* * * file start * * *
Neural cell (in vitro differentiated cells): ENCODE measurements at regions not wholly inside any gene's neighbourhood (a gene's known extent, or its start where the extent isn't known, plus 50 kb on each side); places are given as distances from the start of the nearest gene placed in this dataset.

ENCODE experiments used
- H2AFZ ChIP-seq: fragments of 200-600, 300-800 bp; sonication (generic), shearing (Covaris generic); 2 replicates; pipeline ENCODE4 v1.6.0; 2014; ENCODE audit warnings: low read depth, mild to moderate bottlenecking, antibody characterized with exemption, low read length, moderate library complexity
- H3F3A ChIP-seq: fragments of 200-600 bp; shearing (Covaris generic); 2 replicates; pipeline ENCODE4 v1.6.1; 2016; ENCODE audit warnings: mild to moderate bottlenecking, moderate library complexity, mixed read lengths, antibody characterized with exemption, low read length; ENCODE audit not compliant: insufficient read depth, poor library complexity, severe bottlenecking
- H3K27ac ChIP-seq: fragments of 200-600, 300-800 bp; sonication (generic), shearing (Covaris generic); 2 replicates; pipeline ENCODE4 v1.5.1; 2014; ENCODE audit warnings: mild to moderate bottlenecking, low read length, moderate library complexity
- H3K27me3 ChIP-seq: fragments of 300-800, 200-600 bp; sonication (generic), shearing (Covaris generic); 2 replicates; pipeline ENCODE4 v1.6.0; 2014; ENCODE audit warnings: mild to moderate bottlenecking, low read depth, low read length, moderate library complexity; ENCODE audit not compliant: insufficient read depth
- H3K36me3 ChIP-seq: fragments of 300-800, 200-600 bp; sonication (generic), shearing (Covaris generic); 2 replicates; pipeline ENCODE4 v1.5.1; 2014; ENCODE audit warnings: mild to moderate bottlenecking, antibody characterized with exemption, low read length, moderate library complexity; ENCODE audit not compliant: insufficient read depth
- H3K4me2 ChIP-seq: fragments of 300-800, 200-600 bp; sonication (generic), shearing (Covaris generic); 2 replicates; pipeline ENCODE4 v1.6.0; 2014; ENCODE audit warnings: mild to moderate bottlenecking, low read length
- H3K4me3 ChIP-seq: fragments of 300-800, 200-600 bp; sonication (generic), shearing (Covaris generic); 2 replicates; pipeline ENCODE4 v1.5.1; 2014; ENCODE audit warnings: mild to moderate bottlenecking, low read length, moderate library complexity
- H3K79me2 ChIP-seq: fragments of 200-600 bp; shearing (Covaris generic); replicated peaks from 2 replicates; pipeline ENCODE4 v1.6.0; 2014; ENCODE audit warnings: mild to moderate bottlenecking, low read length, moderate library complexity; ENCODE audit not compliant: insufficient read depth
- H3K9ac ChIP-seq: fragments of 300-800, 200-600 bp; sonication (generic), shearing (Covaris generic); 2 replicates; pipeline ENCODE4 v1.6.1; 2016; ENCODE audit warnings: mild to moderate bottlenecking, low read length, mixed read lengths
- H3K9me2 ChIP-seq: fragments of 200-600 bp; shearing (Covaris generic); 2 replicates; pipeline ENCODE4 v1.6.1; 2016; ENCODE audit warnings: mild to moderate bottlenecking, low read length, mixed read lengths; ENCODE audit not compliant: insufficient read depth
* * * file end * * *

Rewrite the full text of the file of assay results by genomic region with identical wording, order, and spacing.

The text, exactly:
Neural cell (in vitro differentiated cells): ENCODE measurements at regions not wholly inside any gene's neighbourhood (a gene's known extent, or its start where the extent isn't known, plus 50 kb on each side); places are given as distances from the start of the nearest gene placed in this dataset.

ENCODE experiments used
- H2AFZ ChIP-seq: fragments of 200-600, 300-800 bp; sonication (generic), shearing (Covaris generic); 2 replicates; pipeline ENCODE4 v1.6.0; 2014; ENCODE audit warnings: low read depth, mild to moderate bottlenecking, antibody characterized with exemption, low read length, moderate library complexity
- H3F3A ChIP-seq: fragments of 200-600 bp; shearing (Covaris generic); 2 replicates; pipeline ENCODE4 v1.6.1; 2016; ENCODE audit warnings: mild to moderate bottlenecking, moderate library complexity, mixed read lengths, antibody characterized with exemption, low read length; ENCODE audit not compliant: insufficient read depth, poor library complexity, severe bottlenecking
- H3K27ac ChIP-seq: fragments of 200-600, 300-800 bp; sonication (generic), shearing (Covaris generic); 2 replicates; pipeline ENCODE4 v1.5.1; 2014; ENCODE audit warnings: mild to moderate bottlenecking, low read length, moderate library complexity
- H3K27me3 ChIP-seq: fragments of 300-800, 200-600 bp; sonication (generic), shearing (Covaris generic); 2 replicates; pipeline ENCODE4 v1.6.0; 2014; ENCODE audit warnings: mild to moderate bottlenecking, low read depth, low read length, moderate library complexity; ENCODE audit not compliant: insufficient read depth
- H3K36me3 ChIP-seq: fragments of 300-800, 200-600 bp; sonication (generic), shearing (Covaris generic); 2 replicates; pipeline ENCODE4 v1.5.1; 2014; ENCODE audit warnings: mild to moderate bottlenecking, antibody characterized with exemption, low read length, moderate library complexity; ENCODE audit not compliant: insufficient read depth
- H3K4me2 ChIP-seq: fragments of 300-800, 200-600 bp; sonication (generic), shearing (Covaris generic); 2 replicates; pipeline ENCODE4 v1.6.0; 2014; ENCODE audit warnings: mild to moderate bottlenecking, low read length
- H3K4me3 ChIP-seq: fragments of 300-800, 200-600 bp; sonication (generic), shearing (Covaris generic); 2 replicates; pipeline ENCODE4 v1.5.1; 2014; ENCODE audit warnings: mild to moderate bottlenecking, low read length, moderate library complexity
- H3K79me2 ChIP-seq: fragments of 200-600 bp; shearing (Covaris generic); replicated peaks from 2 replicates; pipeline ENCODE4 v1.6.0; 2014; ENCODE audit warnings: mild to moderate bottlenecking, low read length, moderate library complexity; ENCODE audit not compliant: insufficient read depth
- H3K9ac ChIP-seq: fragments of 300-800, 200-600 bp; sonication (generic), shearing (Covaris generic); 2 replicates; pipeline ENCODE4 v1.6.1; 2016; ENCODE audit warnings: mild to moderate bottlenecking, low read length, mixed read lengths
- H3K9me2 ChIP-seq: fragments of 200-600 bp; shearing (Covaris generic); 2 replicates; pipeline ENCODE4 v1.6.1; 2016; ENCODE audit warnings: mild to moderate bottlenecking, low read length, mixed read lengths; ENCODE audit not compliant: insufficient read depth